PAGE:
“I think to them, they won the election… so it is an opportunity to them to get whatever they want,” Hassani told reporters. “If I was in their camp, I would have been more generous… In my judgement, they did not play the politics very well” and that will hurt them in the long run.
Although Sunnis account for only 20 per cent of Iraq’s estimated 27 million people, they still can derail the constitution in the referendum due to a concession made to the Kurds in the 2004 interim constitution. If two-thirds of voters in any three provinces reject the charter, the constitution will be defeated. Sunnis have the majority in at least four provinces.
Defeat of the constitution would force new elections for a parliament which would begin the drafting process from scratch.
Communal tensions have risen since the Shiite-dominated government was announced April 28. Both Shiites and Sunnis accuse one another of assassinating members of the rival sects. Shiites and Kurds dominate the government security services, while most insurgents are believed to be Sunnis.
On Sunday, the head of the government’s Sunni charity association, Ahmed Abdul Ghafour Samarrai, said bodies of 36 men found last week dumped in a dry riverbed near the Iranian border were Sunnis. The men had been shot in the head execution-style, and some had hands bound.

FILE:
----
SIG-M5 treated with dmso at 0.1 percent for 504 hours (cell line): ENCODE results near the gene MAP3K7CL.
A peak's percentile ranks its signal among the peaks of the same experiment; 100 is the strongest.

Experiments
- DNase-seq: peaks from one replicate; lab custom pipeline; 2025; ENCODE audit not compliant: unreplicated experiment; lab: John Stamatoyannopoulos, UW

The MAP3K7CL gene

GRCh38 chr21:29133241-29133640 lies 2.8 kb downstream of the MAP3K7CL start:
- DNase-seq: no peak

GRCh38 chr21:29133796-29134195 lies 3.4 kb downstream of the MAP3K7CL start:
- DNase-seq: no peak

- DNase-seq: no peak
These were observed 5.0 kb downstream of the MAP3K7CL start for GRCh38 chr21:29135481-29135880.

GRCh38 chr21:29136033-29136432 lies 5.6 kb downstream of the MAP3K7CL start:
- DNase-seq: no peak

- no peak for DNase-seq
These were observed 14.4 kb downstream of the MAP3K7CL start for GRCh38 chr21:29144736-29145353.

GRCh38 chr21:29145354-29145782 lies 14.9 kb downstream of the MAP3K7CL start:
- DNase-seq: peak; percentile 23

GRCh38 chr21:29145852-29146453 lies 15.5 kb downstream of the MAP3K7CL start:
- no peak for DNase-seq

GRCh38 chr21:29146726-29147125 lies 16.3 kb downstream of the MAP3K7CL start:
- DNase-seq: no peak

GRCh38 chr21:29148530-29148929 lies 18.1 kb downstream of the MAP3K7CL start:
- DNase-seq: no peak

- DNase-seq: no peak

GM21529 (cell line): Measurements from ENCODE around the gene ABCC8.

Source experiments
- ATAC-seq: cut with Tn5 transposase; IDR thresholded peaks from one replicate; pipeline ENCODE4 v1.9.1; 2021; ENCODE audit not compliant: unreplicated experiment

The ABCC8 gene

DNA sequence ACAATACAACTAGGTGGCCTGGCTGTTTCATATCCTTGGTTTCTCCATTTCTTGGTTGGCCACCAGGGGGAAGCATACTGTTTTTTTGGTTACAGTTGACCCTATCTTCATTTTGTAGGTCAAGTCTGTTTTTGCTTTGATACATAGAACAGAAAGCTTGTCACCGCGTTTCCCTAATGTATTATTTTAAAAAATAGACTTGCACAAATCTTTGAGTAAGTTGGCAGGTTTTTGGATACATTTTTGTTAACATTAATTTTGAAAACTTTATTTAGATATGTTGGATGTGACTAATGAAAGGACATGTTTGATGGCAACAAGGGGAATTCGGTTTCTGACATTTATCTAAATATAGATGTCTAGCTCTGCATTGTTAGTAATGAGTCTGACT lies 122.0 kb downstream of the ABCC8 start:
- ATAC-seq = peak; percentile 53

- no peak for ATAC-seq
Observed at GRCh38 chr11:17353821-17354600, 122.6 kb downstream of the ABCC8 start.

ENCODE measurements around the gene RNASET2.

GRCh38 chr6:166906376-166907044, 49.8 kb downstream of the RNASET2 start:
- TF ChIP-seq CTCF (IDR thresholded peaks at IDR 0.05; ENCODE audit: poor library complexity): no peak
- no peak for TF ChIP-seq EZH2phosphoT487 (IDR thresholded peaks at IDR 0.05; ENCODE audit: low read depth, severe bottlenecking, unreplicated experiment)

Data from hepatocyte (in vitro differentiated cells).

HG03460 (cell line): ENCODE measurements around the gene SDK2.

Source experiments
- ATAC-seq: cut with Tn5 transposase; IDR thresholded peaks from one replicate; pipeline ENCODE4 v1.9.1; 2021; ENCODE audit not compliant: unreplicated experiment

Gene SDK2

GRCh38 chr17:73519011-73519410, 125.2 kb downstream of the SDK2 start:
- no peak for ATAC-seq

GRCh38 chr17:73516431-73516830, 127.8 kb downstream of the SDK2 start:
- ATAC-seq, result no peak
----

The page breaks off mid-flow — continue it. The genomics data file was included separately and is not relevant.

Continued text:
For the United States, one of the few silver linings in the bitter constitutional debate is that it has convinced many Sunnis that they made a profound mistake by boycotting the January 30 election and should take part in the political process.
So few Sunnis were elected that their constitution negotiators had to be appointed, reducing their influence on the committee.
Sunni clerics, who were at the forefront of the boycott campaign, are now urging their followers to register for the referendum and the December national election â€” although against the constitution.
Radical Shiite cleric Moqtada Sadr, who has considerable influence, has broken with other Shiites and spoken out against the constitution. Sadr has been making overtures to hardline Sunni clerics in a common front against the draft and the US presence here.
The document included some relatively minor amendments which the Shiites offered after Bush telephoned Shiite leader Abdul-Aziz Hakim and urged him to compromise.
They included striking the word “party” from the phrase “Saddam’s Baath Party,” could enable a future Baath Party to emerge, and allowing a future parliament to work out rules for implementing federalism.
The draft was read in its entirety to parliament by members of the drafting committee but no vote was taken as none was legally required. At one time, officials wanted a vote as an affirmation of unity.
But that idea was shelved because of Sunni objections to the document and repeated delays in finalising the draft.
Sheikh Humam Hammoudi, a Shiite and chairman of the drafting committee, said the constitution “guarantees freedoms and equalises between everyone, women and men and different ethnic groups and respects the ideologies of this nation and the religion of this society.” He said five million copies of the constitution will be circulated nationwide in food allotments each Iraqi family receives monthly from the government. Unlike the January elections, Iraqis will not be allowed to vote outside the country because of the difficult in applying the three-province veto.